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Given a set of unique elements, the total number of (unique) permutations is n!.

For the purpose of my problem, there's an addition to normal equality rules (ABCD == ABCD):

  • Two permutations are equal if one is the reverse of the other: ABCD == DCBA

I've found the following lower bounds (elements = lower bound):

  • 2 = 1
  • 3 = 3
  • 4 = 15

After the number of permutations reach the lower bound, any computation is stopped, because further permutations are guaranteed to be equal to earlier permutations.

My question is:

How is the lower bound for the number of permutations of n distinct elements calculated, that satisfies the condition ABCD == DCBA?

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  • $\begingroup$ How did you find the bounds you give? $\endgroup$ Dec 21 '18 at 20:19
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    $\begingroup$ Each permutation is matched with exactly one other permutation and the matching is bijective. You should be able to convince yourself rather quickly that in doing so you have effectively cut the total number of "different" permutations in half. (with the exception of the case where $n=1$) $\endgroup$
    – JMoravitz
    Dec 21 '18 at 20:19
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    $\begingroup$ As an aside, $\dfrac{4!}{2}=12\neq 15$... if you were brute force writing each of these out, you should be more careful and check again your work for $n=4$. $\endgroup$
    – JMoravitz
    Dec 21 '18 at 20:20
  • $\begingroup$ @MiloBrandt I wrote it out by hand $\endgroup$ Dec 21 '18 at 20:25
  • $\begingroup$ The whole purpose of an introductory combinatorics course (or really, any maths course beyond elementary school) is to learn how to do calculations without having to resort to brute force listing things out and counting with your fingers and toes. Doing so to try to spot patterns is fine to a certain extent, however it should never be relied on. Brute force counting is dangerously prone to mistakes (as evidenced here). $\endgroup$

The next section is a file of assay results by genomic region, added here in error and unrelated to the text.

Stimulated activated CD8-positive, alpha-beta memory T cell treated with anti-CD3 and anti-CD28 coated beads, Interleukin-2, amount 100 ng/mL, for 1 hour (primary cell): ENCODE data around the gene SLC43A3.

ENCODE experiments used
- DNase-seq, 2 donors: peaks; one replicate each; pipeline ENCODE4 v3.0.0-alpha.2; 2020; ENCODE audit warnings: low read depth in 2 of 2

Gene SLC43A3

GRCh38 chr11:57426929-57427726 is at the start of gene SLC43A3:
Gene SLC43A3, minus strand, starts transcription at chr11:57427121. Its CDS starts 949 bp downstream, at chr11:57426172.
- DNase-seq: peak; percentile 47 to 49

– JMoravitz
    Dec 21 '18 at 20:31
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First, it's worth commenting on the notation, because this is a case where clear notation makes the answer easy to see. Usually, instead of redefining equality (which leads to all sorts of headaches), one instead defines an equivalence relation, which is just some rule for grouping together objects. A common notation is to write $a\sim b$ to mean that objects $a$ and $b$ are equivalent. So, you might write your question as:

Let us define a relation $\sim$ on the set of permutations where a permutation $ABCD$ is equivalent exactly to itself $ABCD$ and its reverse $DCBA$.

Where you would write then be able to write $ABCD\sim DCBA$ with it being clear what was meant.

Then, there are things called equivalence classes which are the sets of equivalent elements; so $\{ABCD,DCBA\}$ is an equivalence class. Your question is essentially how many equivalence classes there are, since each equivalence class represents one "distinct" permutation under your notion of equivalence.

For instance, for permutations of three elements, the equivalence classes are as follows $$\{ABC,CBA\}$$ $$\{ACB,BCA\}$$ $$\{BAC,CAB\}.$$ If you want to find a maximal set of permutations, no two equivalent to each other, you can just choose one element from each set. You can also come up with a rule to choose one element - for instance "choose the permutations whose first item is alphabetically before its last item" will give you one representative from each class.

However, then the general count is clear: as long as you have at least two items to permute, no permutation is the reverse of itself, so every equivalence class has $2$ elements. There are $n!$ permutations, so there must be $\frac{n!}2$ equivalence classes.


Note that there are some rules to what qualifies as an equivalence relation - basically, they amount to saying that the equivalence classes really do group the elements - there is never any overlap between distinct classes and every element is in some class. There's plenty of resources giving more formal descriptions that one can find knowing the term.

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